Gary Miller (computer scientist)

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Gary Miller
Gary Miller (left) with Volker Strassen
Known forMiller–Rabin primality test
AwardsParis Kanellakis Award (2003) Knuth Prize (2013)
Scientific career
InstitutionsCarnegie Mellon University
ThesisRiemann's Hypothesis and Tests for Primality (1975)
Doctoral advisorManuel Blum
Doctoral studentsSusan Landau
F. Thomson Leighton
Shang-Hua Teng
Jonathan Shewchuk

Gary Lee Miller is a professor of Computer Science at Carnegie Mellon University, Pittsburgh, United States.[1] In 2003 he won the ACM Paris Kanellakis Award (with three others) for the Miller–Rabin primality test. He was made an ACM Fellow in 2002[2] and won the Knuth Prize in 2013.[3]

Early life and career[edit]

Miller received his Ph.D. from the University of California, Berkeley in 1975 under the direction of Manuel Blum. Following periods on the faculty at the University of Waterloo, the University of Rochester, MIT and the University of Southern California, Miller moved to Carnegie Mellon University, where he is now Professor of Computer Science. In addition to his influential thesis on computational number theory and primality testing, Miller has worked on many central topics in computer science, including graph isomorphism, parallel algorithms, computational geometry and scientific computing. His most recent focus on scientific computing led to breakthrough results with students Ioannis Koutis and Richard Peng in 2010 that currently provide the fastest algorithms—in theory and practice—for solving "symmetric diagonally dominant" linear systems, which have important applications in image processing, network algorithms, engineering and physical simulations.[4] His Ph.D. thesis was titled Riemann's Hypothesis and Tests for Primality.[5]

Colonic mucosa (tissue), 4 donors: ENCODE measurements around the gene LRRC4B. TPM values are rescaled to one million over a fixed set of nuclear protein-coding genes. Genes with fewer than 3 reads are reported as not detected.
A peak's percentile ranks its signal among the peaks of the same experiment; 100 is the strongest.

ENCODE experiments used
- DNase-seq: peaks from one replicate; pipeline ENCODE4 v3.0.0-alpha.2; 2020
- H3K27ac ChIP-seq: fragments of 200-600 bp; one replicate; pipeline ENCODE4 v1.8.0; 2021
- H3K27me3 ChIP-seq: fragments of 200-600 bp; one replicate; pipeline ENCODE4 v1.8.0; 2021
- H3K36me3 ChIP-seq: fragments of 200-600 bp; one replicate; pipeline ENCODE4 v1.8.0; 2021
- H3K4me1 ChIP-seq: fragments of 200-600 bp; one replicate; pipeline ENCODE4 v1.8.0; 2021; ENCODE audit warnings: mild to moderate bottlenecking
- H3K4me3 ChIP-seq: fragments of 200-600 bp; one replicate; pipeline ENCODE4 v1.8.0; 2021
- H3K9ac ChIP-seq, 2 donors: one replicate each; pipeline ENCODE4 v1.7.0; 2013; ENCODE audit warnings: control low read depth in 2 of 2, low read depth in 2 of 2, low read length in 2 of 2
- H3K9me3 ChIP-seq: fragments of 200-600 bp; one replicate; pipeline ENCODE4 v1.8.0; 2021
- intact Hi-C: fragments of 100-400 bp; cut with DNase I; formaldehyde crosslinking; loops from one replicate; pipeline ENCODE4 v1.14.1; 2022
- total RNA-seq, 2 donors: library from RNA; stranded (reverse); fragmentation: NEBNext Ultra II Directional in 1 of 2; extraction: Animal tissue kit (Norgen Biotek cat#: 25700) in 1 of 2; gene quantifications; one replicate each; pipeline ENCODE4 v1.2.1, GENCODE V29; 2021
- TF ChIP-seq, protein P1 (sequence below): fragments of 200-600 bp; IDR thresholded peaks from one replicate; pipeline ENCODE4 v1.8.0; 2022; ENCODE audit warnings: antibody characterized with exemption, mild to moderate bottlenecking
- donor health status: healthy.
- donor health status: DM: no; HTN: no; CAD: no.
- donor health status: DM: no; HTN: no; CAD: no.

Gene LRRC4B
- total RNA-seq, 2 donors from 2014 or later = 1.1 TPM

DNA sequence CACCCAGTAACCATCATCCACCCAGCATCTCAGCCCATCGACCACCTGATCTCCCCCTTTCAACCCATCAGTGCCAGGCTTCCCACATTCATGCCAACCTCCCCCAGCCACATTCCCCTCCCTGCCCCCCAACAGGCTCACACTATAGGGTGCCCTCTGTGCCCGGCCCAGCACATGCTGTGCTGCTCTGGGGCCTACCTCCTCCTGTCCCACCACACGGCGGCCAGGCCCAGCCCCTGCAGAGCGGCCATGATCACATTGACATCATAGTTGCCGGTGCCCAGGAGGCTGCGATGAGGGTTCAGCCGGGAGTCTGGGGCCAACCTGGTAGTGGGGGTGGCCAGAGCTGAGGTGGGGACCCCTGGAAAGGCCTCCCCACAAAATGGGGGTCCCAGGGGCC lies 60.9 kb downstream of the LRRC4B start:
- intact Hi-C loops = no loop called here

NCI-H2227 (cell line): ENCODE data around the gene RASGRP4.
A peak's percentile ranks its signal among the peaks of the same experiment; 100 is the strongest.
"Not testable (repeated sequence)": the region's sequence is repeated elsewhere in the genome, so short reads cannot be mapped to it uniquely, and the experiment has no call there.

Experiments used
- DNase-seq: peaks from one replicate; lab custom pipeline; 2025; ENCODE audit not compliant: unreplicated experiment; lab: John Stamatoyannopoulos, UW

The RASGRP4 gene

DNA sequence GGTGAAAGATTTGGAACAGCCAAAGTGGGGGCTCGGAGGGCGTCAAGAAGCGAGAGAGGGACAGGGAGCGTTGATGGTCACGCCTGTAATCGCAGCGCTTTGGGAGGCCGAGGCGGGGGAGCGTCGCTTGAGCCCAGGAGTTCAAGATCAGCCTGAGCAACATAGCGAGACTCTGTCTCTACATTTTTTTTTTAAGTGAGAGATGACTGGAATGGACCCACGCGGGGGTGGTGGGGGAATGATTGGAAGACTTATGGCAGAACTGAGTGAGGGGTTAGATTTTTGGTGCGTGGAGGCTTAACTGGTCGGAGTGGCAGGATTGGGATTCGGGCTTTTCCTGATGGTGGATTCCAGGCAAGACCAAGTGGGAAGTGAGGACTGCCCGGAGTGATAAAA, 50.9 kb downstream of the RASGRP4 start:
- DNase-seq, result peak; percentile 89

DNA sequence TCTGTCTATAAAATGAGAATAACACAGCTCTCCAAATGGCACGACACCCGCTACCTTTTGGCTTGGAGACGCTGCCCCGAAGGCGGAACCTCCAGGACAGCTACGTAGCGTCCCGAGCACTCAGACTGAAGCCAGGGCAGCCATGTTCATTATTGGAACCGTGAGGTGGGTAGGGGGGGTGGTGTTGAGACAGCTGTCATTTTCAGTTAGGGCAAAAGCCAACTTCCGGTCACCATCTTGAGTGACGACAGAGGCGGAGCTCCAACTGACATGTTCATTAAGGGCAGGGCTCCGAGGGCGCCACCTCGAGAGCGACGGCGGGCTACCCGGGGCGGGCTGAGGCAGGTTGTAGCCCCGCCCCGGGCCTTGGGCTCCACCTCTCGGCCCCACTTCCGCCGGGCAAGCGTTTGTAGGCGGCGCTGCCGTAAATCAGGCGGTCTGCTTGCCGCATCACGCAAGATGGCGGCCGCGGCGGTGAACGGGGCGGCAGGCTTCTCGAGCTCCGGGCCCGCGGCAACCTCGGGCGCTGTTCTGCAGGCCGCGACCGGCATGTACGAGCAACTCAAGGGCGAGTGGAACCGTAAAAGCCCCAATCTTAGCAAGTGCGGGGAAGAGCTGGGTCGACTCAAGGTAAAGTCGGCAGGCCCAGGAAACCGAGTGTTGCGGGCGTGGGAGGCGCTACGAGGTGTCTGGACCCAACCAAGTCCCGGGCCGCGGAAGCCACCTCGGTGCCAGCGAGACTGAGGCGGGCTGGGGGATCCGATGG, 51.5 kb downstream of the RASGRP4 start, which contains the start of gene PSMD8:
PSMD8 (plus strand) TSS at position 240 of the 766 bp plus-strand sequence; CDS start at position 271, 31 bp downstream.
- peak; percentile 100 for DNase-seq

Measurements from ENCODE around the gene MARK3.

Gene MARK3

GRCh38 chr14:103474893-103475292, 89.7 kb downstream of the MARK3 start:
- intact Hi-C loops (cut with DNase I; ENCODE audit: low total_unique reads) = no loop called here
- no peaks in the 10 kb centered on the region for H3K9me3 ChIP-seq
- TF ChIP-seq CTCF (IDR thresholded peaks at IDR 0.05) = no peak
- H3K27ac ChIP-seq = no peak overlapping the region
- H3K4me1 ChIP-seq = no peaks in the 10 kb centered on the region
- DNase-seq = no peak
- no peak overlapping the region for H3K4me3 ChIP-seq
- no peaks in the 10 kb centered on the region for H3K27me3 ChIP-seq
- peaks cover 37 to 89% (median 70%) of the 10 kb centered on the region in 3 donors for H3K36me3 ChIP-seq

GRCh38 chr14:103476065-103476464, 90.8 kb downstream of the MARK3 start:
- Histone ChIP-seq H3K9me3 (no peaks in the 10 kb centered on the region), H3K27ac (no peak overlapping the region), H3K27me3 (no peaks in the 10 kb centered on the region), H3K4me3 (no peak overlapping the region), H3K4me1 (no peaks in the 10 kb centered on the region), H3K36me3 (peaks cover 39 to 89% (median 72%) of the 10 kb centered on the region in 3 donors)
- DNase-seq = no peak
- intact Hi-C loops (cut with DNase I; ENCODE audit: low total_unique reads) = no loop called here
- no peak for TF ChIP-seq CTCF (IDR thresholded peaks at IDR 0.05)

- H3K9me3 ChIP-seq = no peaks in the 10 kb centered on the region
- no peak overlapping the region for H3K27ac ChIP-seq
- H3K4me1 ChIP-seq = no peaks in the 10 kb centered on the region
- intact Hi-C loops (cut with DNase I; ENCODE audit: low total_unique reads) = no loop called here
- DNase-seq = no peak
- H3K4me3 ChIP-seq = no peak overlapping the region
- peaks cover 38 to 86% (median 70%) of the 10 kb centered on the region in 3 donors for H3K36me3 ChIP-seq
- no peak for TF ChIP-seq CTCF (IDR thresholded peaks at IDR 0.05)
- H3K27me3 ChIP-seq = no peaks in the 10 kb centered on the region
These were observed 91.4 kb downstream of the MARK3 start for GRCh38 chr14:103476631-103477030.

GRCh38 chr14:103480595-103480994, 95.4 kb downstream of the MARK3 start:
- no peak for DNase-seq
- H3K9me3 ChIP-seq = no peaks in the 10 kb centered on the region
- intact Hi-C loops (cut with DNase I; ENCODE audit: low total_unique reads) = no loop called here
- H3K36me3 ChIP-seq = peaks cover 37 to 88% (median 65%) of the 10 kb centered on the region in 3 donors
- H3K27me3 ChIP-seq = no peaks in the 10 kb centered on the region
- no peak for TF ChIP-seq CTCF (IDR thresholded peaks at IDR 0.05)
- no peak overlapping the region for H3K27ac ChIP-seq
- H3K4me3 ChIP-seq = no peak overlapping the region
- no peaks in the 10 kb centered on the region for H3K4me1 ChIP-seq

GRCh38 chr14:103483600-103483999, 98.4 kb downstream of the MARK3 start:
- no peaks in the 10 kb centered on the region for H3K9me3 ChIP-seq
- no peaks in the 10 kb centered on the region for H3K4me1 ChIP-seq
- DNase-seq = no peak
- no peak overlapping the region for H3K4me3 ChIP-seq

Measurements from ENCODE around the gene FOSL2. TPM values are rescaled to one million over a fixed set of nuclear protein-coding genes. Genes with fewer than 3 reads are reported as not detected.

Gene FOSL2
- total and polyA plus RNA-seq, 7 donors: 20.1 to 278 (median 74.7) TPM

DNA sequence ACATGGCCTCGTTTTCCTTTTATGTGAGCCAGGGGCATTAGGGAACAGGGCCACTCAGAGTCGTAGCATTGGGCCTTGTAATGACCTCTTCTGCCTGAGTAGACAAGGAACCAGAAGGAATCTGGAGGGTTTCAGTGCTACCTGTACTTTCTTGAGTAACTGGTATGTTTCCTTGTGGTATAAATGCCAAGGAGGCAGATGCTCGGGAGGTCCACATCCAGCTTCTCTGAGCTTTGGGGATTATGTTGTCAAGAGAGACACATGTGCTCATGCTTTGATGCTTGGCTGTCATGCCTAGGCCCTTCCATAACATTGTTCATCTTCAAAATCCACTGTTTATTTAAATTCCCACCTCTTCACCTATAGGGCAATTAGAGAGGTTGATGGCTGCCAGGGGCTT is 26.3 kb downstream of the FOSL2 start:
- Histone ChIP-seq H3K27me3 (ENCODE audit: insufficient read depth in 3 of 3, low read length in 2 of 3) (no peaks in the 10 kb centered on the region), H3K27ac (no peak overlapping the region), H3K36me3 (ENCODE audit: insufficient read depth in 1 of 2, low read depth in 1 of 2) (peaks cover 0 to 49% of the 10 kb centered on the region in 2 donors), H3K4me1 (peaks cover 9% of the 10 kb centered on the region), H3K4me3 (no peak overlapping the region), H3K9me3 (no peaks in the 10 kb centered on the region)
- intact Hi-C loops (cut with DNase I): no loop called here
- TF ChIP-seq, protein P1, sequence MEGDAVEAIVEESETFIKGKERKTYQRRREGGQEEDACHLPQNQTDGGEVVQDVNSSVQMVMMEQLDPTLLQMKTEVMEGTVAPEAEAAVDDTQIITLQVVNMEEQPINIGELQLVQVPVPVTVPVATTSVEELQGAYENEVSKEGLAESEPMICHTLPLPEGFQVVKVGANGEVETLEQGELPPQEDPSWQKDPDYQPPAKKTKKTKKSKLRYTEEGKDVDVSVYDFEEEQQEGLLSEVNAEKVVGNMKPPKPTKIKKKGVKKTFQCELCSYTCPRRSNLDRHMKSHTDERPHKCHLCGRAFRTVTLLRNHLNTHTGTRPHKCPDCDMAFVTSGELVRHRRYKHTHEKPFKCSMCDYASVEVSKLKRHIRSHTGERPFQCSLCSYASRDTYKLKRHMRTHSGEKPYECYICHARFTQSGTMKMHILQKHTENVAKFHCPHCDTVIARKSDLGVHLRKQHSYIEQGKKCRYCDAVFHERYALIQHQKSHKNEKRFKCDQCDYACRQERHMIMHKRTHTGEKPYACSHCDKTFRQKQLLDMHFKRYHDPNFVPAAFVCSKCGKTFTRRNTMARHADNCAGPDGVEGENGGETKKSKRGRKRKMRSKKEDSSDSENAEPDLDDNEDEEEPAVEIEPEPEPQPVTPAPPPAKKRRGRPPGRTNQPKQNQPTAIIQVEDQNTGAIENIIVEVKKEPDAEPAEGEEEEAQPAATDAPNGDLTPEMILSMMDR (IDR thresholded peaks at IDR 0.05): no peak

1. ^ "Gary Miller | Carnegie Mellon University - Computer Science Department".
  2. ^ "Citation for Gary Miller's ACM Fellow Award". Archived from the original on 2009-06-21. Retrieved 2008-09-11.
  3. ^ "ACM Awards Knuth Prize to Creator of Problem-Solving Theory and Algorithms" (Press release). Association for Computing Machinery. Archived from the original on 3 November 2013. Retrieved 31 October 2013.
  4. ^ "Gary Miller | Simons Institute for the Theory of Computing". 2 July 2013.
  5. ^ "Miller's thesis" (PDF).

External links[edit]